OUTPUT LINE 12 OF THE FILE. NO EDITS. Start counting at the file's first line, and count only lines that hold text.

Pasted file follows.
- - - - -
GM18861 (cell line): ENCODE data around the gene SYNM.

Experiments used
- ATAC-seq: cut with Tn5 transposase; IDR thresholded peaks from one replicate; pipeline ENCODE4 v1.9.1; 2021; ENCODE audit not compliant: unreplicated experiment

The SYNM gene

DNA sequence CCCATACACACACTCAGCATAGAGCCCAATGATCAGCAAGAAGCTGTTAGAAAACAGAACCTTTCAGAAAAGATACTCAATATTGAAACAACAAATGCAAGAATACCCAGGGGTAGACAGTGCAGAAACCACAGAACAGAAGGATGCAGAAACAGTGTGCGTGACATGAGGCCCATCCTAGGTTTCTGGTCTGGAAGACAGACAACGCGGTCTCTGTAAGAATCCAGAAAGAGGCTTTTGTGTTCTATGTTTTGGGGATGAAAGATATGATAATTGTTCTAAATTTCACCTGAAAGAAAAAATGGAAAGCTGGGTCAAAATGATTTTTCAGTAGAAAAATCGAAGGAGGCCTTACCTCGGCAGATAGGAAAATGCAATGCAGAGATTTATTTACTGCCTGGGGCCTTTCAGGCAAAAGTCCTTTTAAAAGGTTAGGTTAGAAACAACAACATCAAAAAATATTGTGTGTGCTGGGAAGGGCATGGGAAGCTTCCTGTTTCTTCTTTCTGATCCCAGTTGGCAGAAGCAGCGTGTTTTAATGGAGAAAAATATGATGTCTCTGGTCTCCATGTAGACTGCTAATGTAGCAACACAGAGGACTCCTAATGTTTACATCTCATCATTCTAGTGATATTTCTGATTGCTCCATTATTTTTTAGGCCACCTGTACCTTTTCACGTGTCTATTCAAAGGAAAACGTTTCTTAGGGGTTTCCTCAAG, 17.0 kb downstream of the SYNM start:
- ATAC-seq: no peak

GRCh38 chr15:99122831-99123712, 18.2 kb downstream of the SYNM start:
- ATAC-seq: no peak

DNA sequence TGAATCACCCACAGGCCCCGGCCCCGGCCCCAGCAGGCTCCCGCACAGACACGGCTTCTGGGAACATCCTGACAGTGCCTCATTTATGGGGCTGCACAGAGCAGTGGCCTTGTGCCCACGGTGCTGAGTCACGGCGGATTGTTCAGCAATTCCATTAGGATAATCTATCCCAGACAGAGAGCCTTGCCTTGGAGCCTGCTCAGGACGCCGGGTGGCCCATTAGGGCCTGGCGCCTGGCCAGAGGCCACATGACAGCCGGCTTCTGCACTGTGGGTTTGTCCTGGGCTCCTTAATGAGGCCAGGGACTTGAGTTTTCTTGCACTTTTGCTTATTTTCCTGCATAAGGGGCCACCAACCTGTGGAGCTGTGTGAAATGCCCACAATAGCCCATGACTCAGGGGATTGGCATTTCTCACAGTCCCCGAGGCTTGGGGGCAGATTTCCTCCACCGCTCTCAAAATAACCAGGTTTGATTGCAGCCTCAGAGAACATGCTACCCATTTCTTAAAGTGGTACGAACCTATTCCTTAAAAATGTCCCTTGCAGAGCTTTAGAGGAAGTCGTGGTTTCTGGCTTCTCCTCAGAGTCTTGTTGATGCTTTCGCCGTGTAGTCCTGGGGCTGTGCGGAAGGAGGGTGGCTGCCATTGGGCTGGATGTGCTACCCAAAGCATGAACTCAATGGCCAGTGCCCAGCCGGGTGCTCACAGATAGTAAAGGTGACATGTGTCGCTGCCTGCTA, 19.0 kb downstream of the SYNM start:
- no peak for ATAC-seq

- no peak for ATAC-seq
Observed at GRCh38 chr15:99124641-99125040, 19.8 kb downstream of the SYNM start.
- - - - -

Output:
Observed at GRCh38 chr15:99124641-99125040, 19.8 kb downstream of the SYNM start.